#1
Hey Guys,

First of all I'm sorry for any grammatical mistakes in this :P (non-native speaker)

I have been struggling with alternate picking for quite so time but a couple of months ago i decided to finally work intensively on it. 
The problem I'm having is that i can't go faster than 8th notes at 200bpm. 
As soon as i try my forearm starts to hurt and feels burning for hours (like the feeling in your upperarm after doing lots and lots of push-ups).
I definitely do pick from my wrist. Even my guitar teacher (studied jazz-guitarist) doesn't know why. 
(I found a video, i know it's Jared Dines and lot of people don't like him but this kind shows what I try to "express")
(3:50 - 4:00)
The muscle that moves above his ellbow during the picking is what I'm talking about  

I do warm up slowly, pay attention do my hand/wrist movement and pick angle.
 
If it matters:
I have been playing for 5 years
SG Guitar
Tortex III 1,14mm/Jazz III Picks
09-42 Ernie Ball Strings

Thanks and Greetings from Germany
Last edited by shaforodowntown at Mar 21, 2017,
#2
It might be RSI, which should clear up after a couple of days rest. If it's not, it might be something you need to contact a health professional over. Injury in music is much more common than you think, I went to a music university and there were specific modules for dealing with injury whilst practicing. 

Are you relaxed whilst playing? If you're quite tense when you pick then that might be causing the straining issue. The fact that it is burning for hours is a worry. A burning sensation for a couple of seconds afterwards is normal, but hours sounds like it might be a serious problem.


Edit: Btw, no need to apologise for your English dude! You write more articulately than most do on these forums! 
#3
Need to see a video of you playing... eighths at 200bpm is less than 7 notes per second; something is very wrong if that is your top speed and it is hurting you.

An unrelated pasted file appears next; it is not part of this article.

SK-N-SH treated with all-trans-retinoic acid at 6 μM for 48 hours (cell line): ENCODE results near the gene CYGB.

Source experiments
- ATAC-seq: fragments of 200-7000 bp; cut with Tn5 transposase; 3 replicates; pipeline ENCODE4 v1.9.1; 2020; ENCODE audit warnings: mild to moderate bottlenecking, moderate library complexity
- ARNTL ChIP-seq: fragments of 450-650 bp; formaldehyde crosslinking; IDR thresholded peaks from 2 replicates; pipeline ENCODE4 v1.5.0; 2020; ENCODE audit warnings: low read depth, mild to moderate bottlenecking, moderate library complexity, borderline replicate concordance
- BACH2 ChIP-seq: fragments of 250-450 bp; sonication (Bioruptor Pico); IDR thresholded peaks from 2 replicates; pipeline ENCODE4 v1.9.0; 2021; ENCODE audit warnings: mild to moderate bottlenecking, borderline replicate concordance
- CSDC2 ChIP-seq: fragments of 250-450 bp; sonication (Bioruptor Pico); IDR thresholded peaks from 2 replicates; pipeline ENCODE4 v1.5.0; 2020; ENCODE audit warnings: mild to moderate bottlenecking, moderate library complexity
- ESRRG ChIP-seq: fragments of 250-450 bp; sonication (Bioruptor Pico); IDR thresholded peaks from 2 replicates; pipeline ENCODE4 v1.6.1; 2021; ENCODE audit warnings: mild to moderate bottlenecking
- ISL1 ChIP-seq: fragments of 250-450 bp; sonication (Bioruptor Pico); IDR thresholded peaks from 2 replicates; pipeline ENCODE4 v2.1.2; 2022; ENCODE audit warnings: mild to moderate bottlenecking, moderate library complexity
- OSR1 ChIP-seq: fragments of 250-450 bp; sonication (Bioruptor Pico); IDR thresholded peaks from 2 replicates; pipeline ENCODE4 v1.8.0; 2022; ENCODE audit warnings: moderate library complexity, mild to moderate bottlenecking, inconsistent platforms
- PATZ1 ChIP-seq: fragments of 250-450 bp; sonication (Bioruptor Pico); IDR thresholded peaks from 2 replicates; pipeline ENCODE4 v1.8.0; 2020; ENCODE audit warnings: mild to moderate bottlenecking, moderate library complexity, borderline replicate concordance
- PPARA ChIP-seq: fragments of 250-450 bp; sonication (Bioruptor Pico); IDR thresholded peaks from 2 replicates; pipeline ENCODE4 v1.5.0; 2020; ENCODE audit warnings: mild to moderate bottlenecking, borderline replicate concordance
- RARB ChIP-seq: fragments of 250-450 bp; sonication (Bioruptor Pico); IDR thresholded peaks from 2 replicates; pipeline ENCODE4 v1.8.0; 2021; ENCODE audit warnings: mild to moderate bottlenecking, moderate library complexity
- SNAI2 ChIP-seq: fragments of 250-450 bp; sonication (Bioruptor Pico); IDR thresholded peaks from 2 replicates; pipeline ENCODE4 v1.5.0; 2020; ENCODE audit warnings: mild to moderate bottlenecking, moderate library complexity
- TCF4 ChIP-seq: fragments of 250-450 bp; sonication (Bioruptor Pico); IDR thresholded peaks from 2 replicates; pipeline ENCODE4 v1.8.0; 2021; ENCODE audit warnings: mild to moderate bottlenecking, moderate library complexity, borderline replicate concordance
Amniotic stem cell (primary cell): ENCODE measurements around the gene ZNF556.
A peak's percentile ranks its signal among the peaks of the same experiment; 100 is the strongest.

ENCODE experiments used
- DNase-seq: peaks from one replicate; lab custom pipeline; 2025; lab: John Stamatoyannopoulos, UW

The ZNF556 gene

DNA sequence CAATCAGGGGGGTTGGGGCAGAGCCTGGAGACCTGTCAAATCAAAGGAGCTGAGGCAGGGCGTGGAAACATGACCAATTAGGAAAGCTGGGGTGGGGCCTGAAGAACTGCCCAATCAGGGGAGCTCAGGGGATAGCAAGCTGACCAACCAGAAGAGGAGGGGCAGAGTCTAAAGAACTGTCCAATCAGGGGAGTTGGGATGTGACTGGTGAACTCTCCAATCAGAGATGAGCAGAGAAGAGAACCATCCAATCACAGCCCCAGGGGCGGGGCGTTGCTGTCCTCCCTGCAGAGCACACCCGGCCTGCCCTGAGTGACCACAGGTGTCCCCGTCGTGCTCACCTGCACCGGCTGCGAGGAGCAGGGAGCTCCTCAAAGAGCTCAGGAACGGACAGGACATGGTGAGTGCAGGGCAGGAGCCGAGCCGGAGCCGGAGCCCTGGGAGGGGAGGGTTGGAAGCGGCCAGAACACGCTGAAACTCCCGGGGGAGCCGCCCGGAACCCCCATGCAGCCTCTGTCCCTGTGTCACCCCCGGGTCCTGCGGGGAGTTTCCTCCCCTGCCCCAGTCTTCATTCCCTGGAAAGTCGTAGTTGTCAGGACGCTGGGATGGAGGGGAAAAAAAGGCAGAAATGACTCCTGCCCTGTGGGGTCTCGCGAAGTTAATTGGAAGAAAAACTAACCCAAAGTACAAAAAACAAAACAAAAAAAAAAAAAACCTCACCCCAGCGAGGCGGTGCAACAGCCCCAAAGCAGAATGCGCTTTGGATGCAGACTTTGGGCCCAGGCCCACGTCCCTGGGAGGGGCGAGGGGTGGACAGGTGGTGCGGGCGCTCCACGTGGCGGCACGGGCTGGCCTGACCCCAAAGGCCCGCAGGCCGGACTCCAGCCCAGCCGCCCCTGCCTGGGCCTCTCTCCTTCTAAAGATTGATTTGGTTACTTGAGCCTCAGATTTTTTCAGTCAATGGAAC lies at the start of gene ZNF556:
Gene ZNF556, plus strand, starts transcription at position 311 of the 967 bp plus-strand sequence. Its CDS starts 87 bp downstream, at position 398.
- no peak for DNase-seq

Quote by reverb66
I'm pretty sure the Bible requires that you play through a tube amp in Texas.
#4
To put it simply, if it hurts, you are probably doing something wrong.  Make sure you are as relaxed as possible.  Also, judging from where you're experiencing the pain, I'm convinced that you actually are picking from your elbow, not your wrist.  But it could also be a RSI (repetitive strain injury) as Bass Wizard said.  If you can, upload a video.  It will help us find the real problem and come up with a solution.
Quote by Geldin
Junior's usually at least a little terse, but he knows his stuff. I've always read his posts in a grouchy grandfather voice, a grouchy grandfather with a huge stiffy for alternate picking.
Besides that, he's right this time. As usual.
#6
Place the guitar in front of you, not to your right side.

Your form is killing you - you are picking almost over your right belt loop. That is forcing your right arm to be held back like a cowboy about to go for his gun. That is why your right elbow is sticking out so far - the line of your arm between the shoulder and elbow should be nearly vertical. Your lower right arm should be coming across so that your hand is in the middle of your body - you need to move the guitar to your left until your picking hand is central.
Quote by reverb66
I'm pretty sure the Bible requires that you play through a tube amp in Texas.
#7
Thank you I'll definitely try this for a while and see what happens. 
But aren't people like andy james, zakk wylde, steve stine and steve vai picking with that guitar position (when sitting)? Just wondering...

 
Last edited by shaforodowntown at Mar 22, 2017,
#8
You'll see people playing behind their head, duck walking across stage, jumping, putting one foot on top of a monitor, etc...don't worry about what others do, just make proper form a habit. It is crucial that you build yourself for the long run. Then if you want to express yourself for a moment with a departure from good form it won't hurt you.
Quote by reverb66
I'm pretty sure the Bible requires that you play through a tube amp in Texas.
#9
Try to get extra extra sensitive with every minuscule piece of tension in your right arm. Slow yourself right down and meditate on your right arm and hand while playing. Try to notice and let go of tensions you've never thought of before. Tension in your right shoulder is also a biggie to look out for. 
Quote by John Petrucci
When it comes to practicing, I would spend about 63 hours a day